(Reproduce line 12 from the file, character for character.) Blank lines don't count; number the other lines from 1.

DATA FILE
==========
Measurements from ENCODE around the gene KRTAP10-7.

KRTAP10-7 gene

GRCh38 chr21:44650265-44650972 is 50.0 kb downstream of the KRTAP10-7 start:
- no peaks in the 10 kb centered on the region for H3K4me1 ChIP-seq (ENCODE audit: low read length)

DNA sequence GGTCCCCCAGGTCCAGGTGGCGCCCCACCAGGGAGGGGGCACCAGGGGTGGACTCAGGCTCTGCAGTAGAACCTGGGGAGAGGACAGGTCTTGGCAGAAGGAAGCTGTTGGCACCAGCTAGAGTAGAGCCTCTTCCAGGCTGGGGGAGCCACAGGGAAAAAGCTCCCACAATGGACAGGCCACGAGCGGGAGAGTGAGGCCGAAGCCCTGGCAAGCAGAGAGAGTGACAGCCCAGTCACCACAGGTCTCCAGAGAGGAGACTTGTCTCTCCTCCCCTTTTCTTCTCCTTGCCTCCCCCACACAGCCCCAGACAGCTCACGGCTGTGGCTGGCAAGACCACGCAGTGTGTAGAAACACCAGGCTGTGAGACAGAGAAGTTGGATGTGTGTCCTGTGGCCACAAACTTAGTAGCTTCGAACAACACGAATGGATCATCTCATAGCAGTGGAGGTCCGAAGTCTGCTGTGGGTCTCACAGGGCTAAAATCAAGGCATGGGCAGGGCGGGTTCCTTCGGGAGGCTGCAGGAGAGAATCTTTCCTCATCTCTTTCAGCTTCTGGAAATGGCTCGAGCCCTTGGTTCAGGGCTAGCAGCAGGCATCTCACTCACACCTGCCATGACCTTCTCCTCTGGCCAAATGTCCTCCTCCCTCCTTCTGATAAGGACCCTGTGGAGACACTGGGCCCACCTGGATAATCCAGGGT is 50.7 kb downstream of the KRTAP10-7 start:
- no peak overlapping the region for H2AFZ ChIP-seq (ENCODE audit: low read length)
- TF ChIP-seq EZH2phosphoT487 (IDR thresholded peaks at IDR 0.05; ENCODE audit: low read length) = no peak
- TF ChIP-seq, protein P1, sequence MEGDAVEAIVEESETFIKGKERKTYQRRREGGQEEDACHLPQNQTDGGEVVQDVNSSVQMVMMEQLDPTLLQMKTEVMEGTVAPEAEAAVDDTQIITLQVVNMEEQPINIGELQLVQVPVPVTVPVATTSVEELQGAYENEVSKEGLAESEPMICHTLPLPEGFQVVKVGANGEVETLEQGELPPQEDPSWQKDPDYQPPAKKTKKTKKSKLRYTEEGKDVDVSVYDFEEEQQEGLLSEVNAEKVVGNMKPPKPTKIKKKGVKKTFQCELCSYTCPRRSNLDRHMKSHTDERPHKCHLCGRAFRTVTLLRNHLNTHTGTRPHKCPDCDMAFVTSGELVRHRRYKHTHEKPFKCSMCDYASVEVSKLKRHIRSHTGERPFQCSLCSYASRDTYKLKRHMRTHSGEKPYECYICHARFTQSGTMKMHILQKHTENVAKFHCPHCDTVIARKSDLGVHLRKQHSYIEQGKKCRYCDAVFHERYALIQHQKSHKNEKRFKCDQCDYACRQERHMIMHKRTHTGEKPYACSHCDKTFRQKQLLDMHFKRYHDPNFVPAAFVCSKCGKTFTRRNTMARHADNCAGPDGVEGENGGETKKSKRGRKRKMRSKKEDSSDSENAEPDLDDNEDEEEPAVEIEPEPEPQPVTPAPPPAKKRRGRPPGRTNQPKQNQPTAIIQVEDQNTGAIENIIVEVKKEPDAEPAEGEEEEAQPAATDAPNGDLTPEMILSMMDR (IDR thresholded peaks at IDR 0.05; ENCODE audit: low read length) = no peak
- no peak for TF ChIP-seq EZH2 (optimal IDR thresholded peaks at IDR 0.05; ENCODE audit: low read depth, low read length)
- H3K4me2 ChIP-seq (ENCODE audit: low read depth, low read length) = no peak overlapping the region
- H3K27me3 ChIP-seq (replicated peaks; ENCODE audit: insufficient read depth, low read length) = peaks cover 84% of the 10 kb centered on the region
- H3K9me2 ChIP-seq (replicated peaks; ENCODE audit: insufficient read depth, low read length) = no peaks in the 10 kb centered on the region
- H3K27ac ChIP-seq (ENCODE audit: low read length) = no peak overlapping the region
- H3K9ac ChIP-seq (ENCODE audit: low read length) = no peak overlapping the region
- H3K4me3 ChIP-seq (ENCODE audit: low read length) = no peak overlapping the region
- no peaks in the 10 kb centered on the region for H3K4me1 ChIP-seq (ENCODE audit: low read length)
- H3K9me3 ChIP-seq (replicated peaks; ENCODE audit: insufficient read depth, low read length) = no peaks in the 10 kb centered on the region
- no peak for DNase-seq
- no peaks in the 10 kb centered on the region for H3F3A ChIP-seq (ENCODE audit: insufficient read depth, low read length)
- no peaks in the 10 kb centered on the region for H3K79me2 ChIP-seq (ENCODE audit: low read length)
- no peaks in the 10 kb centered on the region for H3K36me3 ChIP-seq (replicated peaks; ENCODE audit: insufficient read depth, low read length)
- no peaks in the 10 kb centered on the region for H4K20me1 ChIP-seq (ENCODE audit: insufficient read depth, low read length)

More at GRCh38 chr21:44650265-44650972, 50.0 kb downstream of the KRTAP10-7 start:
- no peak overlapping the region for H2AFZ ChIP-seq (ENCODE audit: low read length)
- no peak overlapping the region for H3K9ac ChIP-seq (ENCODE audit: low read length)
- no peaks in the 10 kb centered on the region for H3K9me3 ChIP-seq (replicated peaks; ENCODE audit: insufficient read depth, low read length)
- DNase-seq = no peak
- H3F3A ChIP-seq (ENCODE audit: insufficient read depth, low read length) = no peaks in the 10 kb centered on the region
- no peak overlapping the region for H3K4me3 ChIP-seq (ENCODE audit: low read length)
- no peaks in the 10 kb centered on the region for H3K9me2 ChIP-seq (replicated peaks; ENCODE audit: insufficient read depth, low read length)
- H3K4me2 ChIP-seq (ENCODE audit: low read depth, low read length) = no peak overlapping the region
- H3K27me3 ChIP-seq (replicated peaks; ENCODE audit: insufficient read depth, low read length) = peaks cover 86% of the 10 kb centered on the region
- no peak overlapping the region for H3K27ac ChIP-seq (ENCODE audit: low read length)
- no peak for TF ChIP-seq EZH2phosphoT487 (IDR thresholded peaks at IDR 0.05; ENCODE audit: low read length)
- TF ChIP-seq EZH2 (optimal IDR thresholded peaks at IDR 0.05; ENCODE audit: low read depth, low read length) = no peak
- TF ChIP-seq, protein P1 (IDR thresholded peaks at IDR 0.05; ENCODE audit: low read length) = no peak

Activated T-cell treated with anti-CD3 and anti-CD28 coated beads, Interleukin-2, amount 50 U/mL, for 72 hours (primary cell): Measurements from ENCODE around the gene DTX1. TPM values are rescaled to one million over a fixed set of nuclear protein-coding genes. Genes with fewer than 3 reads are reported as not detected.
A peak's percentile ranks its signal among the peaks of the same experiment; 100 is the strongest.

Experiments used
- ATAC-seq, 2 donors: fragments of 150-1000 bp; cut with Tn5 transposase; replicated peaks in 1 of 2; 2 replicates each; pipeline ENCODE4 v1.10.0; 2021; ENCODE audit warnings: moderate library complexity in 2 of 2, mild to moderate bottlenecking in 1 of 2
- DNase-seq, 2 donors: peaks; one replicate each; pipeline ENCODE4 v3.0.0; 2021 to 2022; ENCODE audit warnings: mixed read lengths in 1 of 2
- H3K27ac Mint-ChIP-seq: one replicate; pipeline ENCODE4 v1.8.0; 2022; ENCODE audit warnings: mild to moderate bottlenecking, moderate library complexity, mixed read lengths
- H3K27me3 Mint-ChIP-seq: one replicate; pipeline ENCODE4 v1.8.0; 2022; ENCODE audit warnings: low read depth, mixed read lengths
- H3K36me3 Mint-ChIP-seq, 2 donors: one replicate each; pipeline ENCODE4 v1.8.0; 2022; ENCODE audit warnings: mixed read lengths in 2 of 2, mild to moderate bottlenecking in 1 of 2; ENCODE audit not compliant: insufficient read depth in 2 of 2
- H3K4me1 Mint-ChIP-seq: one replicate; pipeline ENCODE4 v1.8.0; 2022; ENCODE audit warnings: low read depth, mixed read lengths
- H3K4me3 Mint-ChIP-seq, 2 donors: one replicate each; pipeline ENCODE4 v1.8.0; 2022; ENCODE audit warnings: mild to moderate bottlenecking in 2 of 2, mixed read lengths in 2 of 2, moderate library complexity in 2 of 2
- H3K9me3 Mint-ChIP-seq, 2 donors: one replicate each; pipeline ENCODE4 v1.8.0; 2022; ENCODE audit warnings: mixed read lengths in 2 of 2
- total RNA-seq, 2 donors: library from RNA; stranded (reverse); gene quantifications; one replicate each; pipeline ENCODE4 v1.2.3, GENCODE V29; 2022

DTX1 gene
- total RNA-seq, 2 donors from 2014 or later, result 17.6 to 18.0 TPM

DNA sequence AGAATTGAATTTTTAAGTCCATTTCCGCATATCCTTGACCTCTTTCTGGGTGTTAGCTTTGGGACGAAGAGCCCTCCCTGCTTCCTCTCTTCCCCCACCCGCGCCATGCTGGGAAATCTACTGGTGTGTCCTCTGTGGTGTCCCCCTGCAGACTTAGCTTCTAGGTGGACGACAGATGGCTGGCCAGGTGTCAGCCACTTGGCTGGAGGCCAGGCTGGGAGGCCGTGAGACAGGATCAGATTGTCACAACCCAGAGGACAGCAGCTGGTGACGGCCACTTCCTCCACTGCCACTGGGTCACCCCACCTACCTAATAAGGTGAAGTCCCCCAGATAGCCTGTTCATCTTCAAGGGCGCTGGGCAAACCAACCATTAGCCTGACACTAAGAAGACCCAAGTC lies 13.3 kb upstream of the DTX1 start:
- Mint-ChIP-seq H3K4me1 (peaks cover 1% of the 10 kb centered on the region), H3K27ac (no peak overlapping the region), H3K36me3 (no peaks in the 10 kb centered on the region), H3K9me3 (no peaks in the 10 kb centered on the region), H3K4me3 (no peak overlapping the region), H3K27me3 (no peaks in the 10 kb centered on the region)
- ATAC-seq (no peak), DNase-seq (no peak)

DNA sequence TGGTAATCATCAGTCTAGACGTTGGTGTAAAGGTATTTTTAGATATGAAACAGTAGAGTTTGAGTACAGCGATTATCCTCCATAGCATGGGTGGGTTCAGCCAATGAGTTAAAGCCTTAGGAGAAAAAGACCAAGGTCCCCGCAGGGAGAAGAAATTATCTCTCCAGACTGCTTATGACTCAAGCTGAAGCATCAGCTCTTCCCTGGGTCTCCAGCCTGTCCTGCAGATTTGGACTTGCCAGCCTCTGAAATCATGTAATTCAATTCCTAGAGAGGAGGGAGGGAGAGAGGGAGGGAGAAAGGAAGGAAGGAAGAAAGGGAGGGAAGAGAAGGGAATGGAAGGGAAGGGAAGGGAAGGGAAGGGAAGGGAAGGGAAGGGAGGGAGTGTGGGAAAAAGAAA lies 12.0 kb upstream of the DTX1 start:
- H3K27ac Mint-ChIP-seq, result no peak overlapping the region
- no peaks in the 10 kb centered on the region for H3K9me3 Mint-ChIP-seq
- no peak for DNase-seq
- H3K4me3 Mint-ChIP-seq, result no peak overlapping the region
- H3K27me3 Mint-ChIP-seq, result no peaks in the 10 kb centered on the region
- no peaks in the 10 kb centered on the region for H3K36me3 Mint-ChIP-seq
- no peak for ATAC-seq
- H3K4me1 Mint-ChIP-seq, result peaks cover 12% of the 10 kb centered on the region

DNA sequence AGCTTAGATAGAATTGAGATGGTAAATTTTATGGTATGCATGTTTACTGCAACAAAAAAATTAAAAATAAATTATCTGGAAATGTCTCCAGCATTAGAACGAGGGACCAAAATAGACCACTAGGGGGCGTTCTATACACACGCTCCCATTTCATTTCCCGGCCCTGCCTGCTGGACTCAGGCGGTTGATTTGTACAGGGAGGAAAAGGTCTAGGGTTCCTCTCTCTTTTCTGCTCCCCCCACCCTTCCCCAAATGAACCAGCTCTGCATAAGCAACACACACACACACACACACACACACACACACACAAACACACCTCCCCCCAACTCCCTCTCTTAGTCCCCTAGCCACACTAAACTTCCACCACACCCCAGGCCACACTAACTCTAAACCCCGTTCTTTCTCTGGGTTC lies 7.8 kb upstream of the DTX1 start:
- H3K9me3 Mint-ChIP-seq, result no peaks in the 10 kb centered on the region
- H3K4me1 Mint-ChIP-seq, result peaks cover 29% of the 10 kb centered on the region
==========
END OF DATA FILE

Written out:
- H3K9me2 ChIP-seq (replicated peaks; ENCODE audit: insufficient read depth, low read length) = no peaks in the 10 kb centered on the region